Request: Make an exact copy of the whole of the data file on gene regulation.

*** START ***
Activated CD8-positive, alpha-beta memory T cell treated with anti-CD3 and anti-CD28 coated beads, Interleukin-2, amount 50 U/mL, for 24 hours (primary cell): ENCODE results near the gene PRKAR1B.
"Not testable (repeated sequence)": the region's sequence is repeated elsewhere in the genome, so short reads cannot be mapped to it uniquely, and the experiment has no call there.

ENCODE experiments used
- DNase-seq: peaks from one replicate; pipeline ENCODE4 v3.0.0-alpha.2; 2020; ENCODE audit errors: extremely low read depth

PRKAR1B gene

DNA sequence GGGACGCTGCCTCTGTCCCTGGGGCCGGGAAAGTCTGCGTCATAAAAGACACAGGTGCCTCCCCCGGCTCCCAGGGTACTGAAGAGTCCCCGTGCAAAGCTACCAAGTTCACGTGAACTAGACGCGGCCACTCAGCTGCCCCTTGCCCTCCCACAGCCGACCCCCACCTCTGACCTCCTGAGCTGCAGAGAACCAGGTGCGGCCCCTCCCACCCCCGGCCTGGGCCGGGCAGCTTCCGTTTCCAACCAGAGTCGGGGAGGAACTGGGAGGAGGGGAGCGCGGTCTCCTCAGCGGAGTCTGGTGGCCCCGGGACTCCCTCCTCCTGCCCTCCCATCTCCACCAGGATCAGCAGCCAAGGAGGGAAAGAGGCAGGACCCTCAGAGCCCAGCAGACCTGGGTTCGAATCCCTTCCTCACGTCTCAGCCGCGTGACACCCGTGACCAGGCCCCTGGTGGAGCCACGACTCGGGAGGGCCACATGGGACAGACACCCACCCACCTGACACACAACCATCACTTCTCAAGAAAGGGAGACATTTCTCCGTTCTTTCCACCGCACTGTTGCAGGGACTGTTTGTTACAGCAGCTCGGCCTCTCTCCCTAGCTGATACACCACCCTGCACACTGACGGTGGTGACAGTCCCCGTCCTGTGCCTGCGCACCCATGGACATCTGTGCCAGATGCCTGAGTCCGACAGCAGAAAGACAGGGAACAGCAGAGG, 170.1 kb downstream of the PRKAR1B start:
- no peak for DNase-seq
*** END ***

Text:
Activated CD8-positive, alpha-beta memory T cell treated with anti-CD3 and anti-CD28 coated beads, Interleukin-2, amount 50 U/mL, for 24 hours (primary cell): ENCODE results near the gene PRKAR1B.
"Not testable (repeated sequence)": the region's sequence is repeated elsewhere in the genome, so short reads cannot be mapped to it uniquely, and the experiment has no call there.

ENCODE experiments used
- DNase-seq: peaks from one replicate; pipeline ENCODE4 v3.0.0-alpha.2; 2020; ENCODE audit errors: extremely low read depth

PRKAR1B gene

DNA sequence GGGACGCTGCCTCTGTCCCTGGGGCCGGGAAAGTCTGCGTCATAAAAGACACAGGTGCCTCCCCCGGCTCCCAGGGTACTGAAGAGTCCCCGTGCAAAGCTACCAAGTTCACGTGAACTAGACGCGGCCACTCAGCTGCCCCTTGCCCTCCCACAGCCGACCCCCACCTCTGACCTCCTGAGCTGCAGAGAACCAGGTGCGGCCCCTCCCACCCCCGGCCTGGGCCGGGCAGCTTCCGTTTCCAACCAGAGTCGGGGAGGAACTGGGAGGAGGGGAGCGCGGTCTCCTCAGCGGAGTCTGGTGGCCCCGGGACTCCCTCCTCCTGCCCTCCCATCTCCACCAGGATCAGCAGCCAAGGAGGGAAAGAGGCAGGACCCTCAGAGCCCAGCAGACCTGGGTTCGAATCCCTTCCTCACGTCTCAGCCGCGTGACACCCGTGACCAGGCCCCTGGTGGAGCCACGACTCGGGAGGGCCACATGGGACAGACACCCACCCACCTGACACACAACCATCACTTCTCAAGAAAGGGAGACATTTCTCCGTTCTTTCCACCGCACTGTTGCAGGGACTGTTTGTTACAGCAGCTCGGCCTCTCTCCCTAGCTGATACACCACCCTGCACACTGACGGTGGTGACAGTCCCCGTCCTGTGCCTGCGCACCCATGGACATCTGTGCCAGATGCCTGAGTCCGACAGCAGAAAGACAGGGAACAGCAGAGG, 170.1 kb downstream of the PRKAR1B start:
- no peak for DNase-seq